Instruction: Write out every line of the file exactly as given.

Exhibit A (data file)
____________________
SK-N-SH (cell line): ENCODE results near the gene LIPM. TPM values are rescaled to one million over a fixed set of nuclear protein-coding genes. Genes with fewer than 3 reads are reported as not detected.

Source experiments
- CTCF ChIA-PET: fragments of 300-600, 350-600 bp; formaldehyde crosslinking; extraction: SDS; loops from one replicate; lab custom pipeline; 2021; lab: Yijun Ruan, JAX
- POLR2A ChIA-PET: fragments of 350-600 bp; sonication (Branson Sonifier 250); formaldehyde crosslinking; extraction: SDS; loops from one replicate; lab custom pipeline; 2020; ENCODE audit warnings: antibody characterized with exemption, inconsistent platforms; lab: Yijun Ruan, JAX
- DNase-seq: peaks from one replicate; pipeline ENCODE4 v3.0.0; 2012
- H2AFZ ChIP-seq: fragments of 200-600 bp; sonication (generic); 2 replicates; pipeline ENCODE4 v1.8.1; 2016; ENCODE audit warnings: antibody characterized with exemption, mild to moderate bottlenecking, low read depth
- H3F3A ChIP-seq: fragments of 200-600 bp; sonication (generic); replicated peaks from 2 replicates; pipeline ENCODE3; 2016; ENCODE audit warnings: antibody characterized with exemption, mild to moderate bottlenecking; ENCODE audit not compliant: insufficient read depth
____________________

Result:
SK-N-SH (cell line): ENCODE results near the gene LIPM. TPM values are rescaled to one million over a fixed set of nuclear protein-coding genes. Genes with fewer than 3 reads are reported as not detected.

Source experiments
- CTCF ChIA-PET: fragments of 300-600, 350-600 bp; formaldehyde crosslinking; extraction: SDS; loops from one replicate; lab custom pipeline; 2021; lab: Yijun Ruan, JAX
- POLR2A ChIA-PET: fragments of 350-600 bp; sonication (Branson Sonifier 250); formaldehyde crosslinking; extraction: SDS; loops from one replicate; lab custom pipeline; 2020; ENCODE audit warnings: antibody characterized with exemption, inconsistent platforms; lab: Yijun Ruan, JAX
- DNase-seq: peaks from one replicate; pipeline ENCODE4 v3.0.0; 2012
- H2AFZ ChIP-seq: fragments of 200-600 bp; sonication (generic); 2 replicates; pipeline ENCODE4 v1.8.1; 2016; ENCODE audit warnings: antibody characterized with exemption, mild to moderate bottlenecking, low read depth
- H3F3A ChIP-seq: fragments of 200-600 bp; sonication (generic); replicated peaks from 2 replicates; pipeline ENCODE3; 2016; ENCODE audit warnings: antibody characterized with exemption, mild to moderate bottlenecking; ENCODE audit not compliant: insufficient read depth